African American men; Cancer – Prevention; Colon (Anatomy) — Cancer; Colorectal cancer; Community Health Advisors; Community health services; Community-based research; Early detection; Prostate — Cancer; Prostate cancer; Rectum — Cancer
Prostate and colorectal cancer are two of the leading causes of cancer deaths among African American men. This study describes lessons learned from the development, implementation and evaluation of a culturally appropriate, barbershop-based intervention to improve prostate and colorectal cancer screening awareness among African American men. Working with an Advisory Panel of shop owners, barbers, and cancer survivors, local barbers were recruited and trained as Community Health Advisors to educate, motivate, and assist their clients in becoming more knowledgeable about prostate and colorectal cancer. Survey results reveal increases in prostate and colorectal cancer knowledge and self-reported screening among participants. Lessons learned include the need for adequate project staffing and the appropriate role of the barber as a Community Health Advisor. Findings from this study suggest that barbershops are a promising setting for reaching African American men and could be used to target additional conditions that disproportionately impact this community.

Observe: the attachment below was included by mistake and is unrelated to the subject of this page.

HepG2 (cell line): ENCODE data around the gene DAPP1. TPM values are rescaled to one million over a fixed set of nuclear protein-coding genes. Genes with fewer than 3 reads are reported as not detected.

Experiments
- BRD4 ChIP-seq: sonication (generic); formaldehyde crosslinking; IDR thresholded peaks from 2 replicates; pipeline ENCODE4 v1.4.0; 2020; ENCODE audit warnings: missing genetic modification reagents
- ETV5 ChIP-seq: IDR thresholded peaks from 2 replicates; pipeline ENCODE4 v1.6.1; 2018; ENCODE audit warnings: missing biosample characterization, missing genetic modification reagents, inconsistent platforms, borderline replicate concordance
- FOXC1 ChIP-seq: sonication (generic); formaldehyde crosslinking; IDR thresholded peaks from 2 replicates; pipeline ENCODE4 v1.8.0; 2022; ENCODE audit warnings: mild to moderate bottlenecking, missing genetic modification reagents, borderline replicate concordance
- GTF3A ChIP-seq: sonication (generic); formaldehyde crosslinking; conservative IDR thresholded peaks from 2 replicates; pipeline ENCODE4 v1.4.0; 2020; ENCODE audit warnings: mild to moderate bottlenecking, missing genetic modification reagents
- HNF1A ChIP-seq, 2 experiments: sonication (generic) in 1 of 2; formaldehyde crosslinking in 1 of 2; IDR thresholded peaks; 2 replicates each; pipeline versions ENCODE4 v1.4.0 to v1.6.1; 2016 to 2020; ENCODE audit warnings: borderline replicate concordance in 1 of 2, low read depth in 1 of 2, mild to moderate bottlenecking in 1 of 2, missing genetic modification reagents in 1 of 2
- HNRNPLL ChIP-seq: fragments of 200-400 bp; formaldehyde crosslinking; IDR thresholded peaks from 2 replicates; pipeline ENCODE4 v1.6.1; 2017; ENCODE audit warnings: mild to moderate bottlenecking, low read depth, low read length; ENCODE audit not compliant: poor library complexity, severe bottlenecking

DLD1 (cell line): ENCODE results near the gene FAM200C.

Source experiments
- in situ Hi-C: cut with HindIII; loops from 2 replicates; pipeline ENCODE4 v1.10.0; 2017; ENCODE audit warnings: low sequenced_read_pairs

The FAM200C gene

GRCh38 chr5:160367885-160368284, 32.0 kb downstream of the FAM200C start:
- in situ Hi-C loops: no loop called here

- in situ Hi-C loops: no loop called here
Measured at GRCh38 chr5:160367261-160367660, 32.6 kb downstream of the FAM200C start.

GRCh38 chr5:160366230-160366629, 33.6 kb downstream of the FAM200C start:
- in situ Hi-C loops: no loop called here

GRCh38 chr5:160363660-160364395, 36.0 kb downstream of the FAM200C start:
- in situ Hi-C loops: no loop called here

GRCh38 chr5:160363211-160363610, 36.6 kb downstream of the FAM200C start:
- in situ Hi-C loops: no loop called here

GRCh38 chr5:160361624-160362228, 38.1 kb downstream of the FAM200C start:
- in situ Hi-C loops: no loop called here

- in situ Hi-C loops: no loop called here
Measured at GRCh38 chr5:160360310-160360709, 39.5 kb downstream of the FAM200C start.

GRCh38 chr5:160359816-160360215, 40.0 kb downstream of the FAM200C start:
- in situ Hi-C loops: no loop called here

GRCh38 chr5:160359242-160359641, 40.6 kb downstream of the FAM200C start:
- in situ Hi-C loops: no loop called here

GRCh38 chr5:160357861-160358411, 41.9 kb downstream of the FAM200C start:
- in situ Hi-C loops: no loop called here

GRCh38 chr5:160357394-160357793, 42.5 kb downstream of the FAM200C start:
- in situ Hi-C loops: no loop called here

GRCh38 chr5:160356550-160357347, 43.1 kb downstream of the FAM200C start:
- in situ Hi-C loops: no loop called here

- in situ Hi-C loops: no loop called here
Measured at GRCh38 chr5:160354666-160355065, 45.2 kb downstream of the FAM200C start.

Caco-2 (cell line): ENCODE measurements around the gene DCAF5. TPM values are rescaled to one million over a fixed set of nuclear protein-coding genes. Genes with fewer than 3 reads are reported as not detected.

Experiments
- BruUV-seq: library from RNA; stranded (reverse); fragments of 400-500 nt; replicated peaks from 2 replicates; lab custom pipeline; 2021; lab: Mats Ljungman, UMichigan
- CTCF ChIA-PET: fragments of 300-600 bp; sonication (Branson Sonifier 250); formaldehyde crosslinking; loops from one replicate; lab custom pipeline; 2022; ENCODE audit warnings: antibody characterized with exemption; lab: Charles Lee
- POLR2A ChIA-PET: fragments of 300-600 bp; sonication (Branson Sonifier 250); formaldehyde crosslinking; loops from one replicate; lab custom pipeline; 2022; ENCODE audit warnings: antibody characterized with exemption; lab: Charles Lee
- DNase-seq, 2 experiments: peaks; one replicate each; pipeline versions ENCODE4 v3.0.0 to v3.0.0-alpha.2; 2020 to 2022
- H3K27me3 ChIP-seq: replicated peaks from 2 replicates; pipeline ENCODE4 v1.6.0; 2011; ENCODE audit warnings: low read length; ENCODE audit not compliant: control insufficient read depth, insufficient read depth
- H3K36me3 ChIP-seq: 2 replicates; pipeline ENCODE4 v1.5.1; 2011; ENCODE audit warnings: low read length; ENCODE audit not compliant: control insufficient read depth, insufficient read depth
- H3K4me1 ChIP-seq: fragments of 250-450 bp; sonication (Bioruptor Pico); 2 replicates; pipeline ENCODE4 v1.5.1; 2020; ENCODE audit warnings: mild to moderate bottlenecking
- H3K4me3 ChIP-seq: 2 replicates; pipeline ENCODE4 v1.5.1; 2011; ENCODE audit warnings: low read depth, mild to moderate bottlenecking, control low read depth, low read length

Holt, Cheryl L.; Wynn, Theresa A.; Debnam, Katrina; Litaker, Mark S.; Jeames, Sanford; Schoenberger, Yu-Mei; Southward, Penny; and Simons, Virgil
"Cancer Awareness in Alternative Settings: Lessons Learned and Evaluation of the Barbershop Men’s Health Project,"
Journal of Health Disparities Research and Practice: Vol. 4
, Article 8.
Available at: http://digitalscholarship.unlv.edu/jhdrp/vol4/iss2/8